Friday, October 8, 2010

Netanyahu demands that Obama commit to Bush's promises on settlement Blocs and refugees

PM Netanyahu, has requested that U.S. President Barack Obama commit to the assurances that were given by his predecessor, George Bush.

Israeli political sources have revealed a number of additional safeguards that Tel Aviv is demanding from the U.S. administration in return for its announcement of a "partial freeze" on the construction of Jewish settlements in the Occupied West Bank.

The sources indicated that the Israeli Prime Minister, Benjamin Netanyahu, has requested that U.S. President Barack Obama commit to the assurances that were given by his predecessor, George Bush, in a letter sent out in April 2004 to then Israeli Prime Minister, Ariel Sharon. It included assurances of Washington's support for the principle of annexing major settlement blocs to Israel under any agreement for the demarcation of the Palestinian state's boarders as well as the rejection of the return of Palestinian refugees to the territories occupied since 1948.

The sources referred to a "positive initial American reaction" to the Tel Aviv demands as Netanyahu's requests "are usually listened to by the senior officials in the US administration."

As Ari Shavit writes in Haaretz:

"Here's a creative idea. In exchange for freezing construction in the West Bank for 60 days, the U.S. will renew the commitment President Bush made in his April 2004 letter. Bush's letter was given to Ariel Sharon in exchange for the disengagement. It consists of a vague commitment that when peace is made, the settlement blocs will remain in Israel's hands and the Palestinian refugees will not return to Israel.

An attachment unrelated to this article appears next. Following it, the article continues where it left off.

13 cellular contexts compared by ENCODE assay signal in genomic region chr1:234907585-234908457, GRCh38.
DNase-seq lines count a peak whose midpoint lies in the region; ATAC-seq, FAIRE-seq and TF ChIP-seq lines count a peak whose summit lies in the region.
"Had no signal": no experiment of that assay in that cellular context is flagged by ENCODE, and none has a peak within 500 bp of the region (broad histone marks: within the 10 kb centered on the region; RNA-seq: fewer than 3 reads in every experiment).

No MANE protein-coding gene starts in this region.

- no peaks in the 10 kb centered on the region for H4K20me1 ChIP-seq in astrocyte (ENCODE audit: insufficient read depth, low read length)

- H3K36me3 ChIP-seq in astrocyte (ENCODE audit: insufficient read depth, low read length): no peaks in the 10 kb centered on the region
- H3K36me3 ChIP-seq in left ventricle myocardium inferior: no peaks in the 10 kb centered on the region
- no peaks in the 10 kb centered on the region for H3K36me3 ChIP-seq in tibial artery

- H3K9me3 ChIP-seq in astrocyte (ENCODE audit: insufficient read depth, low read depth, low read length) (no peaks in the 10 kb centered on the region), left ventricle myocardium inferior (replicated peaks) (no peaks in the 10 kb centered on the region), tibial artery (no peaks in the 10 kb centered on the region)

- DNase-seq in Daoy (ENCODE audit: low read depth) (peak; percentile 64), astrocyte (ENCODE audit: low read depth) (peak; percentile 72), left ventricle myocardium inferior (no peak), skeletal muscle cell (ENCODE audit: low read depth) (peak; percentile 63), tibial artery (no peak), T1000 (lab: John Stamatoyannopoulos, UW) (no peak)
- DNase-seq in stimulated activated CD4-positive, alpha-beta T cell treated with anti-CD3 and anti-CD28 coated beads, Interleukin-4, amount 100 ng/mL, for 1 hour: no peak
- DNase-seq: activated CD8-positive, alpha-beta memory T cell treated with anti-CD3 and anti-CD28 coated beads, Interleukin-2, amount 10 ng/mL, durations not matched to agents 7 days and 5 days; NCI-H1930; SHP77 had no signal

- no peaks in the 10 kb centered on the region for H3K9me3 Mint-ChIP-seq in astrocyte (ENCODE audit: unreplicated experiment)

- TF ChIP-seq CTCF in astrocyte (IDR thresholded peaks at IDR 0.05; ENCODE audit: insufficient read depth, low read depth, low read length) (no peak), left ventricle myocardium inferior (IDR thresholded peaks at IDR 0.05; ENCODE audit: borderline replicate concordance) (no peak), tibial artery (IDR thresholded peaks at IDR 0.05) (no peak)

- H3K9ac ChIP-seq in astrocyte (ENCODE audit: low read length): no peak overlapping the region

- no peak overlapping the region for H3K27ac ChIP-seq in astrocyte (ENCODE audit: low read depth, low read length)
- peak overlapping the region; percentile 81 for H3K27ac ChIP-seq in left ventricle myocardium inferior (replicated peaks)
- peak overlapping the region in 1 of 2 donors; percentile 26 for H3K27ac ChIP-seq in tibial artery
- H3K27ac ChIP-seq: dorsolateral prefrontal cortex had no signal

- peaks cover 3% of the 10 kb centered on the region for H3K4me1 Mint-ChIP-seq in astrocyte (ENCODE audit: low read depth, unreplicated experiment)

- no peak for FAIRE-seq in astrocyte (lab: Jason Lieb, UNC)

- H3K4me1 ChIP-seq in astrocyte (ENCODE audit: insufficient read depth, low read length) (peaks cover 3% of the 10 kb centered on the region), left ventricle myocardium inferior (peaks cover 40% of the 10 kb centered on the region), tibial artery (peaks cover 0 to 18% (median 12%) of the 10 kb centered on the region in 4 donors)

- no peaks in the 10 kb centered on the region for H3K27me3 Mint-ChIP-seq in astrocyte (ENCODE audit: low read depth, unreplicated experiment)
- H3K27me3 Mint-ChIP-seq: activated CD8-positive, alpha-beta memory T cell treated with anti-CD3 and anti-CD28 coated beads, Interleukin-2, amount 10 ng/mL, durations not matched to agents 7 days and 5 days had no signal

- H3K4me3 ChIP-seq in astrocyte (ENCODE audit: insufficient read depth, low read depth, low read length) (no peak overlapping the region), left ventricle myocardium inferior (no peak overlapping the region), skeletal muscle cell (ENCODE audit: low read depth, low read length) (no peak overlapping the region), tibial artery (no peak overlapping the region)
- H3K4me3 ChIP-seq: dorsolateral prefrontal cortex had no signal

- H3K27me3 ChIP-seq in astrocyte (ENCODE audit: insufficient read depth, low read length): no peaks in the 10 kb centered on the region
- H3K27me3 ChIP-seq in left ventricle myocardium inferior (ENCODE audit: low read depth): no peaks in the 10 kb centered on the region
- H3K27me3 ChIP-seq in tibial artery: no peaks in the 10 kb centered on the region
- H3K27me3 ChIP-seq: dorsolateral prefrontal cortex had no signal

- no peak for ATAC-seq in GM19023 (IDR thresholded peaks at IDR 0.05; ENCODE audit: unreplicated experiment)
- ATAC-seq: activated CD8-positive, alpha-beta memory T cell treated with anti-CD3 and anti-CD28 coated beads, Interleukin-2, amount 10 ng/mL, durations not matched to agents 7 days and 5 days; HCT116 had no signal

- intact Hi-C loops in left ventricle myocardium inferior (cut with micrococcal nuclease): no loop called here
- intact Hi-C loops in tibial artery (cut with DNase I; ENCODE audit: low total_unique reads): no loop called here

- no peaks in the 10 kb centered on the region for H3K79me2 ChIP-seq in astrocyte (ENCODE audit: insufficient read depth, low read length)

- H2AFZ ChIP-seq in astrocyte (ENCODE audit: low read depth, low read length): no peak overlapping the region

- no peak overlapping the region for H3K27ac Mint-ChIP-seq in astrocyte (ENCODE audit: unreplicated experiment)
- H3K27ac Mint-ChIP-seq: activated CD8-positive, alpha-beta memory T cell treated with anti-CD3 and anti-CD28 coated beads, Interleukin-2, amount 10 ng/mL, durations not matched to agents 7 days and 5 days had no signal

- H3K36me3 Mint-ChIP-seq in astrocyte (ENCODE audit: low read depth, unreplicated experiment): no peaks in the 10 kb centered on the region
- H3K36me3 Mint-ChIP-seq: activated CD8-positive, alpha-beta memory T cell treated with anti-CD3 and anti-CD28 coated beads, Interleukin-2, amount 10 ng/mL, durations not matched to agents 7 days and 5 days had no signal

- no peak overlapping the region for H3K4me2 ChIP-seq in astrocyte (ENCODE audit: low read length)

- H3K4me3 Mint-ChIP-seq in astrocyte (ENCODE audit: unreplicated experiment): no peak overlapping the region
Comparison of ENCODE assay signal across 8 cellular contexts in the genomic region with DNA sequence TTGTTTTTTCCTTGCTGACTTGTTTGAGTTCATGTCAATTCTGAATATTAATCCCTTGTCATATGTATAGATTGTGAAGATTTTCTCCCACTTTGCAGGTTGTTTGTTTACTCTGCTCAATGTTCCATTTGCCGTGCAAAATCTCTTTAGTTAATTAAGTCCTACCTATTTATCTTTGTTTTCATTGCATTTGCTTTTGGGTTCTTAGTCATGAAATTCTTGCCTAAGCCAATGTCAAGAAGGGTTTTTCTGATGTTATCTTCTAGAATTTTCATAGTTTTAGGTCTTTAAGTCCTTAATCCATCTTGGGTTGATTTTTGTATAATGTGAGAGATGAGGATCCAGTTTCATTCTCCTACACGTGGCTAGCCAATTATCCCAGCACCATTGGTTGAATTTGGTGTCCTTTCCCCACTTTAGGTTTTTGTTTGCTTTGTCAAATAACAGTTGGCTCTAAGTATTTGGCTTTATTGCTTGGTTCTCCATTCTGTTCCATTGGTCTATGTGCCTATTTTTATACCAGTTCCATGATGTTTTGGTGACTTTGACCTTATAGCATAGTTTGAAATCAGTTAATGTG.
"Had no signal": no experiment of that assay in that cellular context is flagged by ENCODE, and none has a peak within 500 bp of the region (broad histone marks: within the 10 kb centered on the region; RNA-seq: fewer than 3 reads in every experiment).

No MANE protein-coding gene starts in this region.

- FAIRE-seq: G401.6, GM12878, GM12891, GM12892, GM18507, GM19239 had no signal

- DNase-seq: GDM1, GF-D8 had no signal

Now we have a golden opportunity to make a breakthrough American-Israeli deal: Israel agrees to the Obama administration's request for the freeze while the Obama administration adopts President Bush's letter word-for-word.

For Netanyahu, this is a win-win formula. If Obama agrees, Israel will gain a significant achievement that would improve its situation in the international arena and in the negotiations on the final-status arrangement. If Obama refuses, his confrontation with Israel will not be about a thousand ridiculous apartments in the territories but about U.S. credibility. Instead of Netanyahu being the dissenter, Obama will be the dissenter. When it emerges that an incumbent American president is denying a commitment given by a previous American president and adopted by a large majority of the two houses of Congress, Israel will pass from a state of moral inferiority to one of moral superiority.

This is not merely a tactical matter. To make peace with the Palestinians Israel will have to take on itself almost survival-threatening risks. For Israel to take such risks it will need solid American guarantees. If the U.S. tears to shreds its previous guarantees, there is no value to future guarantees it might provide. So the matter of American credibility is fundamental.

It is time both Washington and Jerusalem stop being right, start being clever and treat the credibility and freezing issues simultaneously. Obama cannot stand Bush. Netanyahu had little admiration for Sharon. But the only formula that will save Obama and Netanyahu is the Bush-Sharon formula".